Det. Woody Hoyt (Jerry O'Connell): Though his character hasn't really developed much, beyond the on-again, off-again relationship he seems to have with Jordan, it's nice to see him get more and more screen time now.
Several other characters have come and gone: Jordan's father (Ken Howard) and M.E.'s Trey Sanders (M. Ali), Peter Winslow (Ivan Sergei), Elaine Duchamps (Lorraine Toussaint), and Dr. Devan Mcguire (Jennifer Finnigan), have all contributed during their brief stints on the show.
Every single character has experienced tragedy and loss, in various degrees, all while helping total strangers deal with their loss, and that has made them all bond together into a very tightly-knit group... almost a family, if you will. It is a family that I wish I could be a part of... and that is the TRUE yardstick of a great show.
Always fresh, never dull. I hope that "Crossing Jordan" will continue to draw the audience it deserves.
Shark Tale (2004)
Great for kids, but...
Most animated movies are aimed specifically at kids or teenagers, as that is the age group that watches the most cartoons. Going to see "Shark Tale," I was hoping that even though my adolescent years are way behind me, I could still enjoy it on the same level that made me enjoy movies like "Shrek 2" and "Finding Nemo".
Mission not accomplished.
For one thing, I wasn't a big fan of the animation. With the exception of the sharks, most of the characters were drawn as if someone just stuck a human face on a fish's body, complete with eyelids and squared-off teeth. It didn't look good to me, and that made me care about the characters less.
The second thing was the story line, which ran about as deep as a puddle. The humor was too juvenile for me to find humor in, and the more adult side of the story, the "mob" story, has been played out too many times for me in too many stories to peak my interest.
If I were 20-25 years younger, I'm sure I would have enjoyed it a lot more. But, for me, "Shark Tale" will get put into the file in my memory labeled "Saw it once, won't see it again."
My score: 6 out of 10.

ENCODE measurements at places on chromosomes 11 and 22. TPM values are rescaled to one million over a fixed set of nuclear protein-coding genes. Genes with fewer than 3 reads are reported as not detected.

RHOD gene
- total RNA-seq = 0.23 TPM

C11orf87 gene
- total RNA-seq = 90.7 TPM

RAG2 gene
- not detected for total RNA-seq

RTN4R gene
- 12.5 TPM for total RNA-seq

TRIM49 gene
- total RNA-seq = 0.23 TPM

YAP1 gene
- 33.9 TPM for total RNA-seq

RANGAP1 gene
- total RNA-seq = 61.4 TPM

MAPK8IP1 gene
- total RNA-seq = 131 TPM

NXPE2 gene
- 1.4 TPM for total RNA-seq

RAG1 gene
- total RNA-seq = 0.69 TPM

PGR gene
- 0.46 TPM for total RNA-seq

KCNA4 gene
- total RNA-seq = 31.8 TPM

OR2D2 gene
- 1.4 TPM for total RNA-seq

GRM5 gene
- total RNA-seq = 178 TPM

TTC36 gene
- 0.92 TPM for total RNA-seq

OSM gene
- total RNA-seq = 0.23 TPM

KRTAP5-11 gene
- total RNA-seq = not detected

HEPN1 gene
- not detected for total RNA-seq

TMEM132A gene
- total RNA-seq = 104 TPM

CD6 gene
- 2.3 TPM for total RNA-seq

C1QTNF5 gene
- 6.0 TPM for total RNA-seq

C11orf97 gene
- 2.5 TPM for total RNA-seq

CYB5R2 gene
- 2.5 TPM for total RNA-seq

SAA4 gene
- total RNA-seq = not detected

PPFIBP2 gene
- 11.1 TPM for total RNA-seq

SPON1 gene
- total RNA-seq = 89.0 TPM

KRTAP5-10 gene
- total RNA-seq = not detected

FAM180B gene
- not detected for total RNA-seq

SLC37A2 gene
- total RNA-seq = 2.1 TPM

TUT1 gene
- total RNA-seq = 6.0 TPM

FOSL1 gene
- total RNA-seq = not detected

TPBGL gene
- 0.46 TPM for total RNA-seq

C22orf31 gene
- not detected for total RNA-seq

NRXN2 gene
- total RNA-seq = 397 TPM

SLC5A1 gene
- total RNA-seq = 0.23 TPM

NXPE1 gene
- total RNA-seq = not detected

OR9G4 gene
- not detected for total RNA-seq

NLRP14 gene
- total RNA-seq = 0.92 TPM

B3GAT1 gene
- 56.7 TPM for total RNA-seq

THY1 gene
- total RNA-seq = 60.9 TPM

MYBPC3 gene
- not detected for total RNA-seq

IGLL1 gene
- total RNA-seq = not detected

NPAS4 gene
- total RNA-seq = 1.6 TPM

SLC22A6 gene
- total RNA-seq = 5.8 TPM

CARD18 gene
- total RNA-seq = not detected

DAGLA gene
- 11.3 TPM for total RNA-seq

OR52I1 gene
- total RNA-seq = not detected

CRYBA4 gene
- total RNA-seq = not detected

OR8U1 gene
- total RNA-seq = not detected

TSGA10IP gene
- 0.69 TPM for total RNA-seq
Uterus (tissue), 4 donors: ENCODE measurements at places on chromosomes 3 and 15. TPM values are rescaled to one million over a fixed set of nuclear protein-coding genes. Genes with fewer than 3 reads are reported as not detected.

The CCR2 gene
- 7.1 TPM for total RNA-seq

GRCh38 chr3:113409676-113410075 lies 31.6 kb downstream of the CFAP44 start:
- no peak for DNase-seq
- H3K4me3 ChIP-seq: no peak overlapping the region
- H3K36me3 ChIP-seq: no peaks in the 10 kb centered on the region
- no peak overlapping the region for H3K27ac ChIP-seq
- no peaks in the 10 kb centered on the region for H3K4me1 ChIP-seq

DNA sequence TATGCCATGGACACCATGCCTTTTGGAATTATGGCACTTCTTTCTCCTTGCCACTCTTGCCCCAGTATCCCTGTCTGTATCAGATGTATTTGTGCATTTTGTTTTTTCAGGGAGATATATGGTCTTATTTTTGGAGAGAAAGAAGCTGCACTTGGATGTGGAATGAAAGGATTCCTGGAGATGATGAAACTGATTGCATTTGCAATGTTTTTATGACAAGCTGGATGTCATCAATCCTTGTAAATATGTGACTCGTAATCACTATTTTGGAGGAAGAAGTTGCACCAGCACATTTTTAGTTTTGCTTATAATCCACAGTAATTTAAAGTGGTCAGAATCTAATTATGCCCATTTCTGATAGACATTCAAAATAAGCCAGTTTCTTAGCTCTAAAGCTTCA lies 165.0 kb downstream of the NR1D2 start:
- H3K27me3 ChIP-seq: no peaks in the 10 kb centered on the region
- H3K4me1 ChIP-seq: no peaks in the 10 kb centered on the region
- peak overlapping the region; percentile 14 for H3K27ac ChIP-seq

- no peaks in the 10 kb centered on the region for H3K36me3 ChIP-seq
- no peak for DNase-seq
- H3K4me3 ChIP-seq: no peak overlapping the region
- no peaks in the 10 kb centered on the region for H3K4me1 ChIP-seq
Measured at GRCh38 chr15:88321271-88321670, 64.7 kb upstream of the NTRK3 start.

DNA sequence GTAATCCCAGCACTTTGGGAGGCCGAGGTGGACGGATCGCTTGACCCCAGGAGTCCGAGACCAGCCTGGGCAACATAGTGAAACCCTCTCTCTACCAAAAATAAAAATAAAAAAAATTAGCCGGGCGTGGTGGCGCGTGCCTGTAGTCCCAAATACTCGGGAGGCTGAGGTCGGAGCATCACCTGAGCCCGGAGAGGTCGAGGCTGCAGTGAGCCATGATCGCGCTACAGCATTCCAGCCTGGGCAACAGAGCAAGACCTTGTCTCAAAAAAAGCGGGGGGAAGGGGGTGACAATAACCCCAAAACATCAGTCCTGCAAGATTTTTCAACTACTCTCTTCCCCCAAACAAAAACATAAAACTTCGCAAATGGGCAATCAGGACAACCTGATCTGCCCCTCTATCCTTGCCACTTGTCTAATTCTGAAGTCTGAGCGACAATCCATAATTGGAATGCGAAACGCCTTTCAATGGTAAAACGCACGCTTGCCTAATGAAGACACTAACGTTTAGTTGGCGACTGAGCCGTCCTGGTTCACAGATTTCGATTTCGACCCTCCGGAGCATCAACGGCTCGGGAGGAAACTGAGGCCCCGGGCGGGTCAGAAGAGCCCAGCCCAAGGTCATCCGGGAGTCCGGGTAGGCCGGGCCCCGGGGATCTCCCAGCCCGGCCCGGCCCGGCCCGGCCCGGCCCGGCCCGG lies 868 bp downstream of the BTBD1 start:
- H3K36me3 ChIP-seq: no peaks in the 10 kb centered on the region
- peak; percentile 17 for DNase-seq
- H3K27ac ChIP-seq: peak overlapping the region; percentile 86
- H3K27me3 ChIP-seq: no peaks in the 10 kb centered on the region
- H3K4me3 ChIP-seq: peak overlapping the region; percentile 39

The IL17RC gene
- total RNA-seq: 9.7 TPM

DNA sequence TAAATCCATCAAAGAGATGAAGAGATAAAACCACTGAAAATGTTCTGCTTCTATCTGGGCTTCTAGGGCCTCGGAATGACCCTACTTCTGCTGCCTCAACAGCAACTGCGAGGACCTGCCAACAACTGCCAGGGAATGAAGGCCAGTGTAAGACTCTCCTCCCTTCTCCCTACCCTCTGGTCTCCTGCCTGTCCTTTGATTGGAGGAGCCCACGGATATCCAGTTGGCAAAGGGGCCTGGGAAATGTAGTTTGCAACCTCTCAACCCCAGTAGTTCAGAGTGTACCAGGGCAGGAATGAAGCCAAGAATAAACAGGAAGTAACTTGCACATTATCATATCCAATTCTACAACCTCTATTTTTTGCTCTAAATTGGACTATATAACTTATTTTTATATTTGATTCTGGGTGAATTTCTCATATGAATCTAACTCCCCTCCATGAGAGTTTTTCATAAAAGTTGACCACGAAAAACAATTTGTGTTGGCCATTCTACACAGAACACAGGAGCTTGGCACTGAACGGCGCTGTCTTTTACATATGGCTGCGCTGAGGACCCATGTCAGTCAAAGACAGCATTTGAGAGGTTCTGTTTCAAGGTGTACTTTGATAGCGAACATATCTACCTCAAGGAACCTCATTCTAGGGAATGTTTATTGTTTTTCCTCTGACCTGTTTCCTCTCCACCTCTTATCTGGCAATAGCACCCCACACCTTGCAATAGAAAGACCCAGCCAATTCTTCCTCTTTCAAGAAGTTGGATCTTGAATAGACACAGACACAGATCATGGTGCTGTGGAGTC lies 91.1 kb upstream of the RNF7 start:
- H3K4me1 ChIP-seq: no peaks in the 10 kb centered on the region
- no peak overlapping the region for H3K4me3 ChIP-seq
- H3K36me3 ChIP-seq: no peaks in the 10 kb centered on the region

P.S. Note to the writers: It's about a decade too late for M.C. Hammer take-offs!
Runaway Jury (2003)
Another Grisham Triumph (may contain spoilers)
It is interesting to note that in the novel this book was made from, there were, in fact, NO scenes in which the characters Wendell Rohr and Rankin Fitch had any interaction (that I know of). These two characters were both played by well-respected, much-revered, seasoned film veterans who, believe it or not, had NEVER worked together in a film before. The powers that be, at one point, said "No, no, we simply cannot have these two in a movie together (after all these years!) and not have them do one scene together!" So the filmmakers, with John G.'s permission of course, sat down and wrote a scene in which Dustin and Gene could throw themselves into their characters and really have a ball doing it. The scene, which takes place in the courthouse men's room, was shot nearly a month after shooting had wrapped on the film, and it took nearly a week to get it just right. The end result: I defy anyone to tell me that watching these two legends play off each other didn't make their spine tingle! Imagine watching Elton John and Mick Jagger jam together on the same stage; who wouldn't pay to see that?!
This scene was the highlight of an extremely well-written movie. John Cusack, in my opinion one of the best actors in Hollywood, gave a terrific performance as a good man who must do a bad thing in order to right a terrible wrong. He and his girlfriend, played by Rachel Weisz, exude a palpable warmth. They are in deep, dealing with people who are way out of their league, but they have to do what must be done: score a victory against the gun company in general, and against Rankin Fitch in particular.
Most of the John Grisham movies are well-written and well-acted; he has become this generation's Erle Stanley Gardner. I hope he continues to write many more classic courtroom/political dramas.
My score: 9 out of 10.
Ying xiong (2002)
Been There, Done That
Having seen both "Crouching Tiger, Hidden Dragon" and both "Kill Bill" movies over the last two years, it's regrettable that acrobatic high-wire swordplay scenes don't impress me as much as they used to.
I know going in to see "Hero" that I would be comparing it to "Crouching Tiger"; most of us who have seen both of these films have in common the fact that we are typical Westerners who don't see very many Asian films. The comparison is inevitable, there simply is no other frame of reference.
That being said, there's no denying the power of the drama that the plot of "Hero" presented. The pageantry, the scope and the depth of the characters justify the many foreign film awards it has won. Add to that the fact that this is the most expensive movie ever produced in China, and you have a textbook definition of the work "epic".